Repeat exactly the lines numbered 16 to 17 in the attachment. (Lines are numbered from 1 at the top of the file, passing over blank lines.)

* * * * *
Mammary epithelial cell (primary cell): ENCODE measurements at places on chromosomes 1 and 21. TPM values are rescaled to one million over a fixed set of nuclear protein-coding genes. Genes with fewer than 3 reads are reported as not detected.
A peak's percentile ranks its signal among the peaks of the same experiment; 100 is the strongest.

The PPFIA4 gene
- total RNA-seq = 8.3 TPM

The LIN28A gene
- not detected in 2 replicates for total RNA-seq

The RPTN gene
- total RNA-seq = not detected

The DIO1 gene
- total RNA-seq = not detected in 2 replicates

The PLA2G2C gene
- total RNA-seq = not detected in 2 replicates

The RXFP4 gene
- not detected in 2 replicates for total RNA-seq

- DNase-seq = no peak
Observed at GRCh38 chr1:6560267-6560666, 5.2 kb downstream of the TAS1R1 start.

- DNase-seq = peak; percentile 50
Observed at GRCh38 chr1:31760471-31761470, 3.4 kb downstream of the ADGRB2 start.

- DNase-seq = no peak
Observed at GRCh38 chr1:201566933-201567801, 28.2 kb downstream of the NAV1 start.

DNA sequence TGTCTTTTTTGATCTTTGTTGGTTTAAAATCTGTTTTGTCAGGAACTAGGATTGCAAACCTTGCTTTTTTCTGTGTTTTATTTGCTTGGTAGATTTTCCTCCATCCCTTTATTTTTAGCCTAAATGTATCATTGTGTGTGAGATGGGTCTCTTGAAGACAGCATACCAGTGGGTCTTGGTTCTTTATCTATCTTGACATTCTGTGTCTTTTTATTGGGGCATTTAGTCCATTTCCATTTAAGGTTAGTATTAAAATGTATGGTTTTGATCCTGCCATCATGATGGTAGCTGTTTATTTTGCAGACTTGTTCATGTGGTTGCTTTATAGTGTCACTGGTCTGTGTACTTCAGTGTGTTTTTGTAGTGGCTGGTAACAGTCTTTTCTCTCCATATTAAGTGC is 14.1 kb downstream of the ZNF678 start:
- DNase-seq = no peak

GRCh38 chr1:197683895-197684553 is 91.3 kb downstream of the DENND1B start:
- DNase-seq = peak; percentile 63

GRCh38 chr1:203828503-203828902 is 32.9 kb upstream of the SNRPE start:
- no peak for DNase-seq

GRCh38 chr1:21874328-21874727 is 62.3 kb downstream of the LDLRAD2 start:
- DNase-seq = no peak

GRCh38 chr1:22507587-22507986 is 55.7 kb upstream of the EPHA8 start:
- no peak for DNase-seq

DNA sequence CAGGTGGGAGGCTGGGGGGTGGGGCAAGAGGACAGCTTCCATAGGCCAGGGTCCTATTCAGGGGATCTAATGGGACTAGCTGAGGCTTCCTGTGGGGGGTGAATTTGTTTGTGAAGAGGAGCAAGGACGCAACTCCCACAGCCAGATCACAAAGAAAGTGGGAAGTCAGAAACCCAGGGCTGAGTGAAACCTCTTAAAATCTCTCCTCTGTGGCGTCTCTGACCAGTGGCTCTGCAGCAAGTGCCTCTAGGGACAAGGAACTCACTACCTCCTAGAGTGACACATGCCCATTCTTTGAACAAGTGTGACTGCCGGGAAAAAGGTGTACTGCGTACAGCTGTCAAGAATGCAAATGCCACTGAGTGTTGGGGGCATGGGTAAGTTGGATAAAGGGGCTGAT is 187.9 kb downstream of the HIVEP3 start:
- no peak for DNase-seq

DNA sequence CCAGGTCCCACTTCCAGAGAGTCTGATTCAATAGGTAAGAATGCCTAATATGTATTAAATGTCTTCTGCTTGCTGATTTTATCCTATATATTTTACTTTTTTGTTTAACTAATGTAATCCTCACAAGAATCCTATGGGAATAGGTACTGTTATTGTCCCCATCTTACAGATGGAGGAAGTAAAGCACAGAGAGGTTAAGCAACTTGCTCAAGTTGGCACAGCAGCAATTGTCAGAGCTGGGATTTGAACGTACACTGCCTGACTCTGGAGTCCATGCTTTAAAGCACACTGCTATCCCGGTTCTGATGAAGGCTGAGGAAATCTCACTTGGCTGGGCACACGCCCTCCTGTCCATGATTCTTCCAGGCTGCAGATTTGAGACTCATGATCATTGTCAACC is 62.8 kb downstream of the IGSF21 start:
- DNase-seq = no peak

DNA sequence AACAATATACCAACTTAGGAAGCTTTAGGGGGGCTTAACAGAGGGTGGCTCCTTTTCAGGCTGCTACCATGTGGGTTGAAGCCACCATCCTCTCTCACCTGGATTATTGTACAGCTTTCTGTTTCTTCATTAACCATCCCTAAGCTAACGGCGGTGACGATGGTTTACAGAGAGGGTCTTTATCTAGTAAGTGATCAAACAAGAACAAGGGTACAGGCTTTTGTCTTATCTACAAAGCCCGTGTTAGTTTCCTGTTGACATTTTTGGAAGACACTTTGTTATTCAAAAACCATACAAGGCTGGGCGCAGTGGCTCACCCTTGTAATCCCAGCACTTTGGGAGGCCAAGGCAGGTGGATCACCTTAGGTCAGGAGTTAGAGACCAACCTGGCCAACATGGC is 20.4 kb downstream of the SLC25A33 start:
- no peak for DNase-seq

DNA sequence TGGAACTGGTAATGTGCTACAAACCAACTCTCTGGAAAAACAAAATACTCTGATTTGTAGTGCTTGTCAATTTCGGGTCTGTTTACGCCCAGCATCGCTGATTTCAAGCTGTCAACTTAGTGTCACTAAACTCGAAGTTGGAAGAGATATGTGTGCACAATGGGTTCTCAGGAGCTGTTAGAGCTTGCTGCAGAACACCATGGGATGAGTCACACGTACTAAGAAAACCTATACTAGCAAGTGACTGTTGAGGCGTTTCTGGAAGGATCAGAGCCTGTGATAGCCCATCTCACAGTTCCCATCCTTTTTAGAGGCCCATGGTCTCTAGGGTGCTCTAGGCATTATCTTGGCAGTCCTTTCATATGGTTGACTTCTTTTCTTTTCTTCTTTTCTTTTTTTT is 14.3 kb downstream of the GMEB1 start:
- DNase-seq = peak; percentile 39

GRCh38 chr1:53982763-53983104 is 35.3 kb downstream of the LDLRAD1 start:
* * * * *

Observed at GRCh38 chr1:6560267-6560666, 5.2 kb downstream of the TAS1R1 start.

- DNase-seq = peak; percentile 50